March 4th, 2010
Yes! Those portobellos look good—and they are—but let me start with a quick update. Immediately upon returning from New Orleans, I got hit with a stomach bug. With a big project coming to a head (exciting details coming soon!) and having already taken a week off, the timing couldn’t have been worse. So, though I’m almost fully recovered, I feeling maxed out. Not good timing with so much to do and still having to put dinner on the table every night!
I know that you know the feeling. I’ve learned—the hard way—that I have to prioritize my work and life demands as soon as I start feeling maxed out. Otherwise, I run the risk of driving myself into the ground (yes, I’m one of those people). I hope you’ll be patient over the next few weeks as I close out my big project and rely heavily on go-to recipes, many of which I’ve already shared with you (ie, i’ll have fewer new recipes to post). During this time, I may not be able to consistently maintain the Weekly Digest and I’ll probably point to other people’s recipes more than usual.
Having to say that I can’t keep up 100%—even for just a short while—feels like, well, like I’m failing you. But one of the reasons I started ChowMama was to show that good food can realistically fit into our lives as parents. So, I figure, if I’m not honest about when I need to rely on shortcuts or serve the same 7 recipes every night for a few weeks, then I’ll really fail you. (Think I’m kidding? Here’s the run down: Turkey Paprikash, Zucchini Orzo Risotto with Feta, Pork Chili Verde with enough for leftovers a second night, 20 Minute Sesame Noodles, Quickest Curried Eggs and 10-Minute Lemon Thyme Scallops. Phew!)
Back to new recipes! All this talk of failure seems silly when I still have such great recipes to share. This one, for Poblano and Cheddar Stuffed Portobellos, is from one of my new favorite sites, Dana Treat. It’s become a go-to resource since making a commitment to eating more vegetarian meals. Dana not only writes a fabulous blog, but also offers weekly cooking, catering and cooking class services. Check it out if you live in the Seattle area. You can also follow her on Twitter.
Poblano Cheddar Stuffed Portobellos,
(barely) adapted from Dana Treat
(can be adapted for kids 8+ mos)*
Tip: You can make either the rice and chiles, or even the whole stuffing, a day ahead of serving. Just store in an air tight container in the fridge overnight.
2 organic poblano chiles*
4 organic jumbo portobello mushrooms, cleaned, stems removed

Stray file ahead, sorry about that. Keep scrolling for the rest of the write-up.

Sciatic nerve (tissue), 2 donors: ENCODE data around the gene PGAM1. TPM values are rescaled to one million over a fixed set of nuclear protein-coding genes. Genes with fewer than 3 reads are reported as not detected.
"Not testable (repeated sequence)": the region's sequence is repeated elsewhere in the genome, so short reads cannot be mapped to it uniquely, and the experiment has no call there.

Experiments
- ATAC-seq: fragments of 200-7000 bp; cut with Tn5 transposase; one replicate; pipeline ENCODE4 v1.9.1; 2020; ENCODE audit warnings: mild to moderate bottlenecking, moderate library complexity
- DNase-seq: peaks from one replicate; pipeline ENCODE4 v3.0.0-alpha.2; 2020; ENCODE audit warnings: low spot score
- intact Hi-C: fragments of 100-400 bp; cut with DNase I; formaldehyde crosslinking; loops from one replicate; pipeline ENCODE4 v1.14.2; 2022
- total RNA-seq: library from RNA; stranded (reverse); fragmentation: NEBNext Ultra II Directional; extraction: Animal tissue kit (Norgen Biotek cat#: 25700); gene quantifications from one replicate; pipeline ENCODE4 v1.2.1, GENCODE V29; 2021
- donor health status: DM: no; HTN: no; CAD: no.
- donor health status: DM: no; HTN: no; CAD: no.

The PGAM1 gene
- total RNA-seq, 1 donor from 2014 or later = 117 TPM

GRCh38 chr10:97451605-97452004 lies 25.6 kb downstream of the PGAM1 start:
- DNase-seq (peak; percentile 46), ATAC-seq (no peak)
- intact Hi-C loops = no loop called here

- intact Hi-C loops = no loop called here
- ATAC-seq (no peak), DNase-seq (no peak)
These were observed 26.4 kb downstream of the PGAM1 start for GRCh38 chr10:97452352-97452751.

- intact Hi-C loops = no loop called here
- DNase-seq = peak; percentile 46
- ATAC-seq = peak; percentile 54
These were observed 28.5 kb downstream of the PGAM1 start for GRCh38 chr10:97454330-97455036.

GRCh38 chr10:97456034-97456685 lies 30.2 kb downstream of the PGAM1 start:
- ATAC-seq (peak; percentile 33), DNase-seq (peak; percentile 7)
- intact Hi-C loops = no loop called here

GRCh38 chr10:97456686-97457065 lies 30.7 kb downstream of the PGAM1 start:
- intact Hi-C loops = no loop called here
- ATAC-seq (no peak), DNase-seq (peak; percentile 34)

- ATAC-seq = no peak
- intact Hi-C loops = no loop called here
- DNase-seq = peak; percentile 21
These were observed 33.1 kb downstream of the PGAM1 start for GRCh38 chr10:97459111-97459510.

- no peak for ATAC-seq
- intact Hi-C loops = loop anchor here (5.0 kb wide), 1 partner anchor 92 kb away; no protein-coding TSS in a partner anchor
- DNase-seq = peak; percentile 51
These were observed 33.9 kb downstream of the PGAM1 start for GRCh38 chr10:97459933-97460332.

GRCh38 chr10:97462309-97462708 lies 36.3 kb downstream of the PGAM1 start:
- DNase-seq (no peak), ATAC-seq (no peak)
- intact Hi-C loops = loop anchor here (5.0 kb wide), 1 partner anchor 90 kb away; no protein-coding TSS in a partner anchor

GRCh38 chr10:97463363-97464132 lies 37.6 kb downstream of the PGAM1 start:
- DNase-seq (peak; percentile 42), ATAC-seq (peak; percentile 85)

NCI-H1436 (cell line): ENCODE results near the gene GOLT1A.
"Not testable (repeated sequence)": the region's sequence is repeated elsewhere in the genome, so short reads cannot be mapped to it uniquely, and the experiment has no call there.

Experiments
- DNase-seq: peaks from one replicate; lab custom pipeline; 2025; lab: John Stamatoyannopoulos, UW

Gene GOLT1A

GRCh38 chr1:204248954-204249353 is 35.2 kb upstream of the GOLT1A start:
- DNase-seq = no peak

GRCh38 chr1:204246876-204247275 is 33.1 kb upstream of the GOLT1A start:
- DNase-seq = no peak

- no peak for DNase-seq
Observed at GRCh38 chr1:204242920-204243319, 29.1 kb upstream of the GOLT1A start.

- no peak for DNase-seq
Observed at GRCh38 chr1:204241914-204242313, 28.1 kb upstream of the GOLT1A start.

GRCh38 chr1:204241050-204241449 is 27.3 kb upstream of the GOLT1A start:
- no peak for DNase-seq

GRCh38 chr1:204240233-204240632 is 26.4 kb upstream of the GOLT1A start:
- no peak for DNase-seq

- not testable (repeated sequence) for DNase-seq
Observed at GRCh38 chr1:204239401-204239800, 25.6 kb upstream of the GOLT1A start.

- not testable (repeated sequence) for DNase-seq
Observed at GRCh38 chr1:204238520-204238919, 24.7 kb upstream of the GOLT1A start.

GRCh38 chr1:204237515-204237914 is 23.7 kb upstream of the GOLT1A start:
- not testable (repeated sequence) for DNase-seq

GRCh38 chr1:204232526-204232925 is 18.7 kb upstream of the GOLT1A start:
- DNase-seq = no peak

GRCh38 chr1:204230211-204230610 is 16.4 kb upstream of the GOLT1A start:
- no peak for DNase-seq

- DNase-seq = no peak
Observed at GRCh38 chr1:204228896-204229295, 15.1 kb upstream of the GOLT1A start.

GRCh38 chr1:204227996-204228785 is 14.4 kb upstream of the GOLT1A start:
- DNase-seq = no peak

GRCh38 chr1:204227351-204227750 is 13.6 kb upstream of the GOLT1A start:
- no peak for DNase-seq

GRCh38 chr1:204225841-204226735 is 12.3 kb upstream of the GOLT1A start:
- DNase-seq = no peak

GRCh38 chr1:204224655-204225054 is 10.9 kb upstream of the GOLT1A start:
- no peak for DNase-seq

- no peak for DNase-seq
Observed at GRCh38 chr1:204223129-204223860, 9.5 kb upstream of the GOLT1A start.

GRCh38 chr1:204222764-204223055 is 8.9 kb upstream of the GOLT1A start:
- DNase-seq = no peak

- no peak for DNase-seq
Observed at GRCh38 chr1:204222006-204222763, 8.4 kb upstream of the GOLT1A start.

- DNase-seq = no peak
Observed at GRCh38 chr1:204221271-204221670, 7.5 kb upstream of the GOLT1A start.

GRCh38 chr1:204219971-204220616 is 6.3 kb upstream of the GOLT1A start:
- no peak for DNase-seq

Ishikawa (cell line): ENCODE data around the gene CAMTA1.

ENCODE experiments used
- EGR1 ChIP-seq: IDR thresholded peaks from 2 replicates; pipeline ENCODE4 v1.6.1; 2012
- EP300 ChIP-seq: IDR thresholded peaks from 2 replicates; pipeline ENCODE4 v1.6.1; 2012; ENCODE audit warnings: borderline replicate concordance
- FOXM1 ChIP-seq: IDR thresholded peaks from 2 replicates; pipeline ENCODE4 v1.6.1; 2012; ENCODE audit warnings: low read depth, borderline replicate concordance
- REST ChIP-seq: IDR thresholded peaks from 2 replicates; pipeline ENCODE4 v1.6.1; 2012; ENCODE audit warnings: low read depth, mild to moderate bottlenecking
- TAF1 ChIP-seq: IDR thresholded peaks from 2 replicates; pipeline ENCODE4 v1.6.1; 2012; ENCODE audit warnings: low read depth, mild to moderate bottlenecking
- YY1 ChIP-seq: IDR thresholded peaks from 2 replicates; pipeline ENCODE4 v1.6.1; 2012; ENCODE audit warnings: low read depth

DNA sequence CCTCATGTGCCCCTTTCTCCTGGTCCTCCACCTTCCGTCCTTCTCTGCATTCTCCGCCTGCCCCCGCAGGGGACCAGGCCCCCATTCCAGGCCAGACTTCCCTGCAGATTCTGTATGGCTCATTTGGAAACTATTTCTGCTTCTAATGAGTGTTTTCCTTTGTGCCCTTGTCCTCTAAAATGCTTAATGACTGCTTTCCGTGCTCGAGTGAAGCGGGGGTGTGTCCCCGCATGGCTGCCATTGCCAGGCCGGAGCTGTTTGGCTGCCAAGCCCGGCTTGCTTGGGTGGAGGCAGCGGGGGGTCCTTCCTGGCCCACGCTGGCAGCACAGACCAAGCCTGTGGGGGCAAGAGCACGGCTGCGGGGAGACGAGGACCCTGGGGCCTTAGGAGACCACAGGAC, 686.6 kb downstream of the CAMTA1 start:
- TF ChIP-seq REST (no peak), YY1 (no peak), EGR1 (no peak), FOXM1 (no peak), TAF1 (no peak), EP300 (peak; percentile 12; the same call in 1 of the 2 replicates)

organic olive oil
salt & pepper
1 small organic yellow onion, finely chopped
5 oz organic baby spinach, washed
1 c cooked organic rice (white or brown)
1/2 c shredded organic sharp cheddar cheese
2 tbsp chopped organic cilantro
1. Preheat oven to 450 degrees. Place chiles on a baking sheet and bake until skins start to turn black, turning once, about 20 minutes. Remove sheet from oven and carefully wrap a piece of foil over the chiles. Allow to sit for 10 minutes, then remove the foil and remove the skin from the chiles. Remove the seeds and membranes (the more thorough you are about this, the less heat which is important to keep in mind for young eaters), and finely chop. Set aside.
2. Preheat the broiler. Drizzle both sides of the mushrooms with a little olive oil and season with salt and pepper. Broil the mushrooms, turning, until softened, 10-12 minutes. Transfer to a plate, stem side down; let drain and cool.
3. Preheat oven to 325. In the meantime, place a medium skillet over medium heat. Add just enough olive oil to coat the bottom of the pan and add the onion with a pinch of salt. Cook until softened, about 6 minutes. Add the baby spinach (you may have to do this in batches) and cook until wilted. Turn the heat to medium-high and cook until the liquid in the pan has cooked off. Place in a bowl and mix the spinach with the rice, cheese, cilantro and chiles. Season with salt and pepper.
4. Season cooled mushroom caps with salt and pepper. Spoon the rice mixture into the mushrooms, mounding it slightly. Transfer the mushrooms to a baking dish and bake for about 20 minutes, or until the cheese is melted and the top is lightly browned. Serve warm or at room temperature.
*Note: Other than making sure to chop or mash all of the ingredients to an age appropriate texture, the poblanos are the only variable that may be of concern for younger eaters. While there is nothing inherently wrong with feeding these peppers to children 8+ mos, they do pack some heat. Dana originally called for 3 peppers, but I use two since my ChowBaby is a little bit—but not very—sensitive to spicy. Thoroughly de-veining and de-seeing these peppers is key to reducing their heat but, if you’re little one doesn’t like spicy foods, you’re best bet is to set aside some poblano-free stuffing for their portion.